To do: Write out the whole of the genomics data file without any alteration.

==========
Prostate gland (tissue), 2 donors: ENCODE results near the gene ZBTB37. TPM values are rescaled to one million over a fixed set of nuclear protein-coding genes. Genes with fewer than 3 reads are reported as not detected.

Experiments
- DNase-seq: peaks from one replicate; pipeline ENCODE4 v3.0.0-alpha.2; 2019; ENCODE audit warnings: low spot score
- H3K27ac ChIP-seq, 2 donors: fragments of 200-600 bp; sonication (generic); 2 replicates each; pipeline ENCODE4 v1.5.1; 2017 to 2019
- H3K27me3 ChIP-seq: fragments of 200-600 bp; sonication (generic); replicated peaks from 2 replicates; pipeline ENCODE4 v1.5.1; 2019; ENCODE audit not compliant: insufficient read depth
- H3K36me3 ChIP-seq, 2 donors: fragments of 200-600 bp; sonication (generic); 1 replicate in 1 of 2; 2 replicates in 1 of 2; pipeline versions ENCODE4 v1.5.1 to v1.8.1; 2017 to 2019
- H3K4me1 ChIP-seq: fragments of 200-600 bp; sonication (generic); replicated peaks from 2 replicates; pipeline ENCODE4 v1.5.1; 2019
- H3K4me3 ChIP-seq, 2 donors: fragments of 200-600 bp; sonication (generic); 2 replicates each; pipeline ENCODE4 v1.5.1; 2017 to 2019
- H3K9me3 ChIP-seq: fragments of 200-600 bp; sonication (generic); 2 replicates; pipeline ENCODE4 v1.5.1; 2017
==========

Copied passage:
Prostate gland (tissue), 2 donors: ENCODE results near the gene ZBTB37. TPM values are rescaled to one million over a fixed set of nuclear protein-coding genes. Genes with fewer than 3 reads are reported as not detected.

Experiments
- DNase-seq: peaks from one replicate; pipeline ENCODE4 v3.0.0-alpha.2; 2019; ENCODE audit warnings: low spot score
- H3K27ac ChIP-seq, 2 donors: fragments of 200-600 bp; sonication (generic); 2 replicates each; pipeline ENCODE4 v1.5.1; 2017 to 2019
- H3K27me3 ChIP-seq: fragments of 200-600 bp; sonication (generic); replicated peaks from 2 replicates; pipeline ENCODE4 v1.5.1; 2019; ENCODE audit not compliant: insufficient read depth
- H3K36me3 ChIP-seq, 2 donors: fragments of 200-600 bp; sonication (generic); 1 replicate in 1 of 2; 2 replicates in 1 of 2; pipeline versions ENCODE4 v1.5.1 to v1.8.1; 2017 to 2019
- H3K4me1 ChIP-seq: fragments of 200-600 bp; sonication (generic); replicated peaks from 2 replicates; pipeline ENCODE4 v1.5.1; 2019
- H3K4me3 ChIP-seq, 2 donors: fragments of 200-600 bp; sonication (generic); 2 replicates each; pipeline ENCODE4 v1.5.1; 2017 to 2019
- H3K9me3 ChIP-seq: fragments of 200-600 bp; sonication (generic); 2 replicates; pipeline ENCODE4 v1.5.1; 2017